Sediment accumulation and sedimentation rates in playas on the High Plains of western Kansas, USA

TitleSediment accumulation and sedimentation rates in playas on the High Plains of western Kansas, USA
Publication TypeJournal Article
Year of Publication2019
AuthorsBowen, MW, Johnson, WC
Pagination117 - 126
Date PublishedJan-10-2019
Keywords210Pb, Agricultural, chronology, Holocene, Radiocarbon dating, sedimentation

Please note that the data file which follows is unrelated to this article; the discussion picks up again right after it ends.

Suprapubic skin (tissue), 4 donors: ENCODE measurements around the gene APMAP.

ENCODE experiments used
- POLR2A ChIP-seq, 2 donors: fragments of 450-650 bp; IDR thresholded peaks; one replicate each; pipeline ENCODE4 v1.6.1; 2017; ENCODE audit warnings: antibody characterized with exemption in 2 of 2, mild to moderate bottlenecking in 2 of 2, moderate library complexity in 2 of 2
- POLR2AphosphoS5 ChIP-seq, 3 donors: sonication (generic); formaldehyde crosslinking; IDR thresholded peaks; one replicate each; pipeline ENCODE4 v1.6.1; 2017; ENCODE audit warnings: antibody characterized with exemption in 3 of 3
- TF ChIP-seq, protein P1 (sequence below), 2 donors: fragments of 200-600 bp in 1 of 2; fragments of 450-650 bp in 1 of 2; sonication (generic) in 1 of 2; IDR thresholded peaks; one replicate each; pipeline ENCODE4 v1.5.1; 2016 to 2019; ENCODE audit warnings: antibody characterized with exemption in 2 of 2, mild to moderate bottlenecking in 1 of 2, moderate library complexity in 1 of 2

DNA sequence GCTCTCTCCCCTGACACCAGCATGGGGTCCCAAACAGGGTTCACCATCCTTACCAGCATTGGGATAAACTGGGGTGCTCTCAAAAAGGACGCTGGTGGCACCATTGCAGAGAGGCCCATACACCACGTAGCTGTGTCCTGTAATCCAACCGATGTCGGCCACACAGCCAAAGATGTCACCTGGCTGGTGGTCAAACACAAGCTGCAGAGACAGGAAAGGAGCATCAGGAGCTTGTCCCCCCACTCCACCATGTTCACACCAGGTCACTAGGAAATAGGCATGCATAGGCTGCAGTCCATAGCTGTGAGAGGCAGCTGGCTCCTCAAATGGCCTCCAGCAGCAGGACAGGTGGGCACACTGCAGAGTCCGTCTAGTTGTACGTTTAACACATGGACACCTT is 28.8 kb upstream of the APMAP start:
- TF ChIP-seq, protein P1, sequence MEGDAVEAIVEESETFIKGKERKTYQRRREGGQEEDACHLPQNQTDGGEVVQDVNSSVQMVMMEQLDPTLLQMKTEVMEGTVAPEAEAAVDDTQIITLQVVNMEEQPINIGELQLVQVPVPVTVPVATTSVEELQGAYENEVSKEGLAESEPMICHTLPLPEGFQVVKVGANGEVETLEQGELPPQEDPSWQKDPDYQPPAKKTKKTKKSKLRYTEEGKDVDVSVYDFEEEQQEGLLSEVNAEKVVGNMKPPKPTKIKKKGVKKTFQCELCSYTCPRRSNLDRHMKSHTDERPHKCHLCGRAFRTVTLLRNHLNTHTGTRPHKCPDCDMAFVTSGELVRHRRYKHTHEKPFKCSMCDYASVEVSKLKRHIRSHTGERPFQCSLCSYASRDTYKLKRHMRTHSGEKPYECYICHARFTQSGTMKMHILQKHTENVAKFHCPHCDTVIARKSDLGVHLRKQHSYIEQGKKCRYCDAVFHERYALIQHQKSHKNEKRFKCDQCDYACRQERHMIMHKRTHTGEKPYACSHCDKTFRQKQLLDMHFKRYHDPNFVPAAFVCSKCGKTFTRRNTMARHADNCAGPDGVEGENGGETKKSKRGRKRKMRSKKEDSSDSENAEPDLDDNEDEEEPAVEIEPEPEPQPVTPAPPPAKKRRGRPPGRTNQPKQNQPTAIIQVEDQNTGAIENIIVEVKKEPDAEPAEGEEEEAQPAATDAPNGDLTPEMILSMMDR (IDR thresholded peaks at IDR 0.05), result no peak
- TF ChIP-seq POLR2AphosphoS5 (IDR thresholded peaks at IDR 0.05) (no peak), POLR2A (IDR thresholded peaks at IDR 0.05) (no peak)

Grassland ecosystems are some of the most modified ecosystems in the world, largely due to conversion to cropland, and the High Plains of the central United States is no exception. Playa wetlands are ubiquitous features of the High Plains and have experienced increased sediment accumulation, which is the primary cause of reduced playa ecosystem function. Seven playas on the High Plains of western Kansas, five with cropland-dominated watersheds and two with grassland-dominated watersheds, were examined to quantify the amount of recent (past ~100–175 yr) sediment accumulated within playas and to establish chronologies of playa filling. Thicknesses of recent sediment were determined in the field, and soil cores were extracted from study playas. Four playa cores were analyzed for 210Pb to establish the chronology of recent sediment accumulation and sedimentation rates. Chronologies of pre-agricultural sediments and sedimentation rates were calculated by 14C dating of buried soils preserved within playa cores. Radiocarbon ages indicate playa stratigraphic records span the Holocene and that these playas have persisted on the landscape since at least the Late Pleistocene. Long-term, natural sedimentation rates were highest during the Pleistocene-Holocene transition and early Holocene, at ~2–4 cm/century. During the middle and late Holocene, sedimentation rates averaged ~1 cm/century. Cropland playas accumulated ~10–15 cm of recent sediment at average rates of ~6.5–10 cm/century, while grassland playas accumulated only ~2 cm of recent sediment. Conversion of watersheds to cropland has greatly accelerated sediment accumulation within playas, which is generally resulting in a decline in critical playa ecosystem functions.